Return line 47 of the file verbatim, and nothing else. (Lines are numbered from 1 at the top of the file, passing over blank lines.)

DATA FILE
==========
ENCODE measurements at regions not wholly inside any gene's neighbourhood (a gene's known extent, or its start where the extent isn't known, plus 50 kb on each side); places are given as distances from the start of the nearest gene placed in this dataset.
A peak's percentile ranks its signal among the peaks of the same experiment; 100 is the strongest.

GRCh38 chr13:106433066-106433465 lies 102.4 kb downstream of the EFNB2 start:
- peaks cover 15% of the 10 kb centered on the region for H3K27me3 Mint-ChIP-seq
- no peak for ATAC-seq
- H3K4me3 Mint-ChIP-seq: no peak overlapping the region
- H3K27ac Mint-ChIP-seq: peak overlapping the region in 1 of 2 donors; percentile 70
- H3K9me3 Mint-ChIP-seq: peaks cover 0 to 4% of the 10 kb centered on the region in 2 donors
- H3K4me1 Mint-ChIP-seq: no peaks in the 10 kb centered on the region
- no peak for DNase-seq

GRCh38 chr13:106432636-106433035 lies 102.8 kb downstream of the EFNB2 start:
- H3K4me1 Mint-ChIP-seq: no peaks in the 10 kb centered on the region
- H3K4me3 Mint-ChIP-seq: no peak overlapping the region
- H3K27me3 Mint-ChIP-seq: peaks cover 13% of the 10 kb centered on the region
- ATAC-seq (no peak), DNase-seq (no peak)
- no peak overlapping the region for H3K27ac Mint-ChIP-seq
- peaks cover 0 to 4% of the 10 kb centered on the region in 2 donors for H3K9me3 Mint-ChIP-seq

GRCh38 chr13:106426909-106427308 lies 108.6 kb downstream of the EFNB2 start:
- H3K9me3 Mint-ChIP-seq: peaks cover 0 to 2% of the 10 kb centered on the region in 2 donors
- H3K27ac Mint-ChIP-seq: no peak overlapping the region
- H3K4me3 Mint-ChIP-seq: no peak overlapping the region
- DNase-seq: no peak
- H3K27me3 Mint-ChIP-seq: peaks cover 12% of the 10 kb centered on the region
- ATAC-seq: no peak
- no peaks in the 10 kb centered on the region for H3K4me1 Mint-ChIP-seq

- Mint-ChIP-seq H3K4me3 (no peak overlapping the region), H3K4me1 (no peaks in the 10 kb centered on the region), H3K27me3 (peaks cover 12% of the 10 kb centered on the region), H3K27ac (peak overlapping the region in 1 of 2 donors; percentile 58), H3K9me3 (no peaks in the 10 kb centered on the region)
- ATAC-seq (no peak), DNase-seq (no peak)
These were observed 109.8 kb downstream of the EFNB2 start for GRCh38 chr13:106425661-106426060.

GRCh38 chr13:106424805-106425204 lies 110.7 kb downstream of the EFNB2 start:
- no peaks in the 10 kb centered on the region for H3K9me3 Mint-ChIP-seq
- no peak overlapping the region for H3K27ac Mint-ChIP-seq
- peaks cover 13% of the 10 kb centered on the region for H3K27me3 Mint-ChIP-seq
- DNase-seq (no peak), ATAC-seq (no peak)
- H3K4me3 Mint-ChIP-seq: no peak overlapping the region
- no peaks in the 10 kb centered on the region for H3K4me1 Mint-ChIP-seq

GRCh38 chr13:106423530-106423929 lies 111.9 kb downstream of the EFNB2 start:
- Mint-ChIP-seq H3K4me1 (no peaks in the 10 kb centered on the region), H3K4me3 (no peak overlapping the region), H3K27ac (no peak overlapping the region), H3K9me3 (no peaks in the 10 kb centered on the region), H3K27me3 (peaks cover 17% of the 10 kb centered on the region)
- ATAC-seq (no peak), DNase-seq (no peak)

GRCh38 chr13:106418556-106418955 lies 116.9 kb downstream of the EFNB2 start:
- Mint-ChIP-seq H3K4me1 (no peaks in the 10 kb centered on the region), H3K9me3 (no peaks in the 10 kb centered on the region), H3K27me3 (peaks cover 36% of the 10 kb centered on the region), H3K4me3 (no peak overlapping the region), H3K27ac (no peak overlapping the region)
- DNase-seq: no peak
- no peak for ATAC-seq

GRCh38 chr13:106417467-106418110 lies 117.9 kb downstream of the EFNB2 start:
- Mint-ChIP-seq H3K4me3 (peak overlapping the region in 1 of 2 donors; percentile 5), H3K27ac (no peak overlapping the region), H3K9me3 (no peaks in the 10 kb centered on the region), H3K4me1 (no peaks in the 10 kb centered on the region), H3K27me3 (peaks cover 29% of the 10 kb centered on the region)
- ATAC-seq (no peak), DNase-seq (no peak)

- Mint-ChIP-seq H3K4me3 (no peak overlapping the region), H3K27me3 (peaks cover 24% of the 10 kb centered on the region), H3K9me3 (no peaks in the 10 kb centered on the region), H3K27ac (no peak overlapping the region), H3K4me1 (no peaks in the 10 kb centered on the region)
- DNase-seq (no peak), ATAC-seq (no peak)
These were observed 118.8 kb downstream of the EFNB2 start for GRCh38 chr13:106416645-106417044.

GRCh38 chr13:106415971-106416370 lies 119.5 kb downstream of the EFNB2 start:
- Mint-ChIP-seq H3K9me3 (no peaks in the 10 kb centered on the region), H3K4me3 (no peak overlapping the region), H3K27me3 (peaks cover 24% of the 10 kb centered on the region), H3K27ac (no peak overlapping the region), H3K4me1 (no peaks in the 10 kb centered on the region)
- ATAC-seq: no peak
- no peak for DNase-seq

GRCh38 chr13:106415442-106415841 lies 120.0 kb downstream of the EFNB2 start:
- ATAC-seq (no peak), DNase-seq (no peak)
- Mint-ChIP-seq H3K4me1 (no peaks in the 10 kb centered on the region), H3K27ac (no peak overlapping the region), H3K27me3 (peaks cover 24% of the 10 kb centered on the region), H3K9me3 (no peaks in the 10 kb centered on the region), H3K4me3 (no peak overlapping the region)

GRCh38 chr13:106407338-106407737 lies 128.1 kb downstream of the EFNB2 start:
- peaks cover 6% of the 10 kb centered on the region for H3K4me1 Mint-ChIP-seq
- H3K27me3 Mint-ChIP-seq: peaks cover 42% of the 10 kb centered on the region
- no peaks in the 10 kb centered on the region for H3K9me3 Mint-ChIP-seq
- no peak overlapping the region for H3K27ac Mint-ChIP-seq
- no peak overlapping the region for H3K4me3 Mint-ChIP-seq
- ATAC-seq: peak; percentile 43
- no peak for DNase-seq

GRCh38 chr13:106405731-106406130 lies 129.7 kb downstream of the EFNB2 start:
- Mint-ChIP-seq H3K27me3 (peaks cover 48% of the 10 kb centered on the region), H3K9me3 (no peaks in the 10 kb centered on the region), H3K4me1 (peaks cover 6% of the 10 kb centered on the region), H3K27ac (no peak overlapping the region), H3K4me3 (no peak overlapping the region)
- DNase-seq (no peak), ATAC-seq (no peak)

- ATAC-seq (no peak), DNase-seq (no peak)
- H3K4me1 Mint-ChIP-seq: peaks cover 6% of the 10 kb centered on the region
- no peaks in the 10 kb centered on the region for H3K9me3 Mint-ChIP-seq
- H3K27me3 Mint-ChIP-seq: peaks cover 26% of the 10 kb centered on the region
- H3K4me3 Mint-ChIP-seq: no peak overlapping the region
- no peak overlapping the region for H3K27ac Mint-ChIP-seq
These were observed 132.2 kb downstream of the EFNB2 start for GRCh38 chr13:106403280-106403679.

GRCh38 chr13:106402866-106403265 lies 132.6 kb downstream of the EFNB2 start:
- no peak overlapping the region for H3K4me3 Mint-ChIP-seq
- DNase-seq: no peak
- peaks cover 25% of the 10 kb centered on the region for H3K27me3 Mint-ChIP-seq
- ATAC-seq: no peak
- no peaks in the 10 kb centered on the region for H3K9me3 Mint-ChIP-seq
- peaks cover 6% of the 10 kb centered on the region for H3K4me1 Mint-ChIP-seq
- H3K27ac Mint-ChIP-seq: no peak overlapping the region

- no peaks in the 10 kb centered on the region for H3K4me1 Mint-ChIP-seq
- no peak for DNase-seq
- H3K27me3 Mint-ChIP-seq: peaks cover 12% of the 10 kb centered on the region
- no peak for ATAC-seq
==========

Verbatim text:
- DNase-seq (no peak), ATAC-seq (no peak)